Mr. Speaker, the first point of divergence we have with this legislation the government is putting forward is that there should be offsetting tax reductions to avoid $11 billion being literally sucked out of our economy for the purpose of sustaining this fund, when in fact there should be a reduction in payroll taxes to allow jobs to be created.

Let me add a very important element which we need to keep in mind in regard to these payroll taxes. These are the most damaging taxes with regard to employment, in particular for the most vulnerable in our society: women, lower-income Canadians and young Canadians. They are the ones who are the most affected when we increase payroll taxes in our economy, whether it is through CPP or whether it is through EI.

Another change that we would like to see happening, that we propose, is the change in the yearly basic exemption. The government is freezing that exemption at $3,500 and again by doing that is targeting the most vulnerable people in our society. Who are the people that this freeze affects the most? Part-time workers, students, women, low-income earners. These are the people who will be the most affected by this freeze.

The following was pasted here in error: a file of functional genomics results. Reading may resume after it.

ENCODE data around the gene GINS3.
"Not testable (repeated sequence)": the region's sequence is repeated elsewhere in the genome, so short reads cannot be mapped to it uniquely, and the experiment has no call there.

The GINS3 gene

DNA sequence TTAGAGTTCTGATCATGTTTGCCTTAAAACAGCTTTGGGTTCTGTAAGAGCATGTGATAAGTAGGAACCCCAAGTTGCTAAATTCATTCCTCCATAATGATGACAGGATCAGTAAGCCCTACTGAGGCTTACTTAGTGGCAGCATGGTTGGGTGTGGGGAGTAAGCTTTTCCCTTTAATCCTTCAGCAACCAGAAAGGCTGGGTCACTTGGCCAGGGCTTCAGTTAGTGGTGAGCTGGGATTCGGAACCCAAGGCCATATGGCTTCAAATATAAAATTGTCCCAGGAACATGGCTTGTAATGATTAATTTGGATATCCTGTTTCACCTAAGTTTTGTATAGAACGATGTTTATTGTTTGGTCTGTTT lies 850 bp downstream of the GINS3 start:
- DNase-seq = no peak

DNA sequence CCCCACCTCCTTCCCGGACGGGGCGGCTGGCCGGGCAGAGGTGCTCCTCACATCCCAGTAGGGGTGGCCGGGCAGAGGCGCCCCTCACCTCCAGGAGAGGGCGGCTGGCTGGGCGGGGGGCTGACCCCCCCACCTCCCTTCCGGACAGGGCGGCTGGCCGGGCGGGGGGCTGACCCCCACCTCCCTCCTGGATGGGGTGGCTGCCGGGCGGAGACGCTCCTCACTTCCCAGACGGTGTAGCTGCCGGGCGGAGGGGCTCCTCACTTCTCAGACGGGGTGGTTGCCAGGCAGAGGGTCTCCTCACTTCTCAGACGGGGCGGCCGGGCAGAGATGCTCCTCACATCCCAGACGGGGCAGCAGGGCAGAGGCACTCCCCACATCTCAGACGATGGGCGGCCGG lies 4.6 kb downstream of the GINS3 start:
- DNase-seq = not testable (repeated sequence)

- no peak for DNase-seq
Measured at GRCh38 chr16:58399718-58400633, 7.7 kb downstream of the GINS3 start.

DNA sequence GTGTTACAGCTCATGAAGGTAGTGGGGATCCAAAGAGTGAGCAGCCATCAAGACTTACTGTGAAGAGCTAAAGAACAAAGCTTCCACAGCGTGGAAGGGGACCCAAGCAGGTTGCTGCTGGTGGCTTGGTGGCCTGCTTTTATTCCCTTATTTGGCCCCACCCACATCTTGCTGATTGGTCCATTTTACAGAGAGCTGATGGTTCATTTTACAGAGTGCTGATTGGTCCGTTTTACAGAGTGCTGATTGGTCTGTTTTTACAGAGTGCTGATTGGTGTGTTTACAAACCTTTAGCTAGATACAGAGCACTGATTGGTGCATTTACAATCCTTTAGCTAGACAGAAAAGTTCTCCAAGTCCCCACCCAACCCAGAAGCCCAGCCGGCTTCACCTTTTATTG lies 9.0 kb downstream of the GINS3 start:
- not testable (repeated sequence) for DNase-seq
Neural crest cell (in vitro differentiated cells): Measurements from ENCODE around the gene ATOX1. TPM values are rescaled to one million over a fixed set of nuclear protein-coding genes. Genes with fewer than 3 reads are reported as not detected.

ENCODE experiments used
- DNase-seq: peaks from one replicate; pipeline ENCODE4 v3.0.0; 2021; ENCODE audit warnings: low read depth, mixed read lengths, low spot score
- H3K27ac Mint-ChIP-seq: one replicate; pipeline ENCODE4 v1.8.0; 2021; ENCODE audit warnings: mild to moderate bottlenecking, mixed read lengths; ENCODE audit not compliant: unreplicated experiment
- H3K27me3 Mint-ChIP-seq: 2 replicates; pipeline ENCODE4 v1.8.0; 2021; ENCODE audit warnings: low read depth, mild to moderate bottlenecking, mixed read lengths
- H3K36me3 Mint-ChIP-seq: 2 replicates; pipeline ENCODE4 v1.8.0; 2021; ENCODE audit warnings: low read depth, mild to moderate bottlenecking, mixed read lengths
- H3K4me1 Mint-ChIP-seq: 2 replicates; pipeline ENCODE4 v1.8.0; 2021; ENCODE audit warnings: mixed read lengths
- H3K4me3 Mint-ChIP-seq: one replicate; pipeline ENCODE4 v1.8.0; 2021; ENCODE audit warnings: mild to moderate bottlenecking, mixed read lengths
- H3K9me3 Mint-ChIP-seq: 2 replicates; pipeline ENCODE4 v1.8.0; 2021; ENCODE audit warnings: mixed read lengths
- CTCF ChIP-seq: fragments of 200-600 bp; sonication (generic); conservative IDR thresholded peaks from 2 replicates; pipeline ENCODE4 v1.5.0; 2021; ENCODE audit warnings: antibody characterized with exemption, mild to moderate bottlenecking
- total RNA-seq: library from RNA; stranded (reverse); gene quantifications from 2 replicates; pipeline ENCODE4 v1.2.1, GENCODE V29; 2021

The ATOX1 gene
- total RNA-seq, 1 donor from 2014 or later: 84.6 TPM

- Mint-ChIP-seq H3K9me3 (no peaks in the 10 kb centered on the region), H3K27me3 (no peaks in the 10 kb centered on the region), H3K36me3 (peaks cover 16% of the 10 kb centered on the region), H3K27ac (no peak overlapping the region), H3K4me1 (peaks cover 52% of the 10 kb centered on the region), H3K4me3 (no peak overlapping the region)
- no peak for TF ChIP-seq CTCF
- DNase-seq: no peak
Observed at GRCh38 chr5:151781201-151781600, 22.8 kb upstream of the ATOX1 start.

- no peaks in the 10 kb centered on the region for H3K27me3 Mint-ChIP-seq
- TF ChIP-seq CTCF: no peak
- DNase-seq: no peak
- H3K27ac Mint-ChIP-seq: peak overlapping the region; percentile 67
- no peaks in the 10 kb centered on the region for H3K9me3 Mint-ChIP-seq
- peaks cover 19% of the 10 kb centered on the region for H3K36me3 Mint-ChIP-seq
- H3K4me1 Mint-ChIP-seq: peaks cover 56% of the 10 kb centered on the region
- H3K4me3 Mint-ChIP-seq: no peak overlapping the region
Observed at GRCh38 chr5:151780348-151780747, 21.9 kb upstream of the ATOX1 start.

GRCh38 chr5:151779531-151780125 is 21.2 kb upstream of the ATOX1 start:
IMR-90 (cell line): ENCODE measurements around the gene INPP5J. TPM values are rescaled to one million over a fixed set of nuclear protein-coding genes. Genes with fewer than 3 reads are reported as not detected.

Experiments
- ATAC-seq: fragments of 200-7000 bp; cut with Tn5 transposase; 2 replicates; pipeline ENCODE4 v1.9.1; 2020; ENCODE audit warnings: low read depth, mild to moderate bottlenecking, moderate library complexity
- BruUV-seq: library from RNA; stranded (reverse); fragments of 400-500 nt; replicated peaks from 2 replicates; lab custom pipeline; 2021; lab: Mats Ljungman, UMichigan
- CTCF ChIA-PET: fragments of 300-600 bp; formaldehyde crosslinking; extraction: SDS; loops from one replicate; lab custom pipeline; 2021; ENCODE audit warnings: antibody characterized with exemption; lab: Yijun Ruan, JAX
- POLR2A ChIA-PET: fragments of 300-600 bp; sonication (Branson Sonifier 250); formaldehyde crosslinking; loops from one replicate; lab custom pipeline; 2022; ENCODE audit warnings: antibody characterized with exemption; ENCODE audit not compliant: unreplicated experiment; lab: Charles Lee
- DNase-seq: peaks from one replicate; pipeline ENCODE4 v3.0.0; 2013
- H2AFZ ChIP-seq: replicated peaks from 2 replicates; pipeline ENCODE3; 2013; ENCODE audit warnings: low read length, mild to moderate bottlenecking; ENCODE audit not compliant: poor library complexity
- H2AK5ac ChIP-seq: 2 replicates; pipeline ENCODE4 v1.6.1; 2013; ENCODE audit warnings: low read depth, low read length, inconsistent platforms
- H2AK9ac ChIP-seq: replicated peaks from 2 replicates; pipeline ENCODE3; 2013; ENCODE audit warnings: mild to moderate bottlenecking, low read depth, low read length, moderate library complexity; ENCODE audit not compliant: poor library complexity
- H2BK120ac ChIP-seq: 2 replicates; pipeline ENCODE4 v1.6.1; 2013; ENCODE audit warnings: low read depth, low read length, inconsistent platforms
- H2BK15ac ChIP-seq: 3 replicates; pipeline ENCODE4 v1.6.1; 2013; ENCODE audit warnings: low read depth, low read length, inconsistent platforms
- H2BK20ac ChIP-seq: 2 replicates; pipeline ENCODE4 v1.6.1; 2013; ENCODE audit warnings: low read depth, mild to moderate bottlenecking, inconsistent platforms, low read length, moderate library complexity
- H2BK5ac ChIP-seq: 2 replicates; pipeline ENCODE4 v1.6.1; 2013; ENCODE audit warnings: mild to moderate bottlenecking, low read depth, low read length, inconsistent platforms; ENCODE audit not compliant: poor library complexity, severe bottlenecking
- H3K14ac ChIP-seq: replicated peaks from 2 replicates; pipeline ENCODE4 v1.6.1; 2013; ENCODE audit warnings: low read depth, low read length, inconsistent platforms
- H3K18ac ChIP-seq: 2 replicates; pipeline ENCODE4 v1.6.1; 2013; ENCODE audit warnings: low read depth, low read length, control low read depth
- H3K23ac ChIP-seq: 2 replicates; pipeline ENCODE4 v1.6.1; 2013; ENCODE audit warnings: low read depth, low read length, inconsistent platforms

We wanted to be constructive in committee. The member for Markham tried and we certainly felt as a political party, contrary to others, that we should propose some amendments, make some suggestions.

In that respect we proposed a revision of this exemption 10 years after the legislation would have been enacted. Did the government listen to this suggestion? The answer is “no”. There is a very constructive change that could have allowed low-income Canadians a break rather than being left out in the cold by this government.